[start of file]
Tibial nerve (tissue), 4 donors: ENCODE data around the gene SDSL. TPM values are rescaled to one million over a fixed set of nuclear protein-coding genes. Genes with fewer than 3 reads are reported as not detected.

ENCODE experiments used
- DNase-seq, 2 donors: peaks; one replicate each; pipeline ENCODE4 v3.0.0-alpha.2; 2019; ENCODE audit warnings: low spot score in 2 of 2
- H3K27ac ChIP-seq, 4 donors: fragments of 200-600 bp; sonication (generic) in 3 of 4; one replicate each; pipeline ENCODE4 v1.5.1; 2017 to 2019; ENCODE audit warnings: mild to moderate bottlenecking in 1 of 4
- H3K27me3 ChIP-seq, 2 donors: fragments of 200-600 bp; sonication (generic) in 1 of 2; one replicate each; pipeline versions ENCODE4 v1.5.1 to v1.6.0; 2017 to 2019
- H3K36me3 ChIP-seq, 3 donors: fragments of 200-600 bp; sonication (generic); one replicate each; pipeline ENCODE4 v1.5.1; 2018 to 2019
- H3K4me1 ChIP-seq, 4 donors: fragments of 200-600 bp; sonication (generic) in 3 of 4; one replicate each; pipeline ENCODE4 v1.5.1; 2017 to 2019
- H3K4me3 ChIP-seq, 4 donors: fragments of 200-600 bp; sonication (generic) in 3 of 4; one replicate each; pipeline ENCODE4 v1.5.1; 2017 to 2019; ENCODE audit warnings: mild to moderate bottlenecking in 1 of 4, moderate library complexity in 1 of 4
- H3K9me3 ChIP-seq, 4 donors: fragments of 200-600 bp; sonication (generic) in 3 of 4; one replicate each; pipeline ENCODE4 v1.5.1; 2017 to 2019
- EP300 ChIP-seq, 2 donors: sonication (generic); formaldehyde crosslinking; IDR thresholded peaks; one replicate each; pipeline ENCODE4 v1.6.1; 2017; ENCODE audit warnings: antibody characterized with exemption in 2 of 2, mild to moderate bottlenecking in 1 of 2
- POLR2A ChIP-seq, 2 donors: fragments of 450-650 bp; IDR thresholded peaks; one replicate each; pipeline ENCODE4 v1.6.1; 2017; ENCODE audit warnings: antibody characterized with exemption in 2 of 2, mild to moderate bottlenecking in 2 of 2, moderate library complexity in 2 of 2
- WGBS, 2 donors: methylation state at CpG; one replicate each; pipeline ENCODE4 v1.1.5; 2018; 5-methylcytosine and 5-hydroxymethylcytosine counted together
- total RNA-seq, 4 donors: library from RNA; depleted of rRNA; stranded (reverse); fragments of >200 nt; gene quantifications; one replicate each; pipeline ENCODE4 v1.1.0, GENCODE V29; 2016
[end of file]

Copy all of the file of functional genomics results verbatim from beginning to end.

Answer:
Tibial nerve (tissue), 4 donors: ENCODE data around the gene SDSL. TPM values are rescaled to one million over a fixed set of nuclear protein-coding genes. Genes with fewer than 3 reads are reported as not detected.

ENCODE experiments used
- DNase-seq, 2 donors: peaks; one replicate each; pipeline ENCODE4 v3.0.0-alpha.2; 2019; ENCODE audit warnings: low spot score in 2 of 2
- H3K27ac ChIP-seq, 4 donors: fragments of 200-600 bp; sonication (generic) in 3 of 4; one replicate each; pipeline ENCODE4 v1.5.1; 2017 to 2019; ENCODE audit warnings: mild to moderate bottlenecking in 1 of 4
- H3K27me3 ChIP-seq, 2 donors: fragments of 200-600 bp; sonication (generic) in 1 of 2; one replicate each; pipeline versions ENCODE4 v1.5.1 to v1.6.0; 2017 to 2019
- H3K36me3 ChIP-seq, 3 donors: fragments of 200-600 bp; sonication (generic); one replicate each; pipeline ENCODE4 v1.5.1; 2018 to 2019
- H3K4me1 ChIP-seq, 4 donors: fragments of 200-600 bp; sonication (generic) in 3 of 4; one replicate each; pipeline ENCODE4 v1.5.1; 2017 to 2019
- H3K4me3 ChIP-seq, 4 donors: fragments of 200-600 bp; sonication (generic) in 3 of 4; one replicate each; pipeline ENCODE4 v1.5.1; 2017 to 2019; ENCODE audit warnings: mild to moderate bottlenecking in 1 of 4, moderate library complexity in 1 of 4
- H3K9me3 ChIP-seq, 4 donors: fragments of 200-600 bp; sonication (generic) in 3 of 4; one replicate each; pipeline ENCODE4 v1.5.1; 2017 to 2019
- EP300 ChIP-seq, 2 donors: sonication (generic); formaldehyde crosslinking; IDR thresholded peaks; one replicate each; pipeline ENCODE4 v1.6.1; 2017; ENCODE audit warnings: antibody characterized with exemption in 2 of 2, mild to moderate bottlenecking in 1 of 2
- POLR2A ChIP-seq, 2 donors: fragments of 450-650 bp; IDR thresholded peaks; one replicate each; pipeline ENCODE4 v1.6.1; 2017; ENCODE audit warnings: antibody characterized with exemption in 2 of 2, mild to moderate bottlenecking in 2 of 2, moderate library complexity in 2 of 2
- WGBS, 2 donors: methylation state at CpG; one replicate each; pipeline ENCODE4 v1.1.5; 2018; 5-methylcytosine and 5-hydroxymethylcytosine counted together
- total RNA-seq, 4 donors: library from RNA; depleted of rRNA; stranded (reverse); fragments of >200 nt; gene quantifications; one replicate each; pipeline ENCODE4 v1.1.0, GENCODE V29; 2016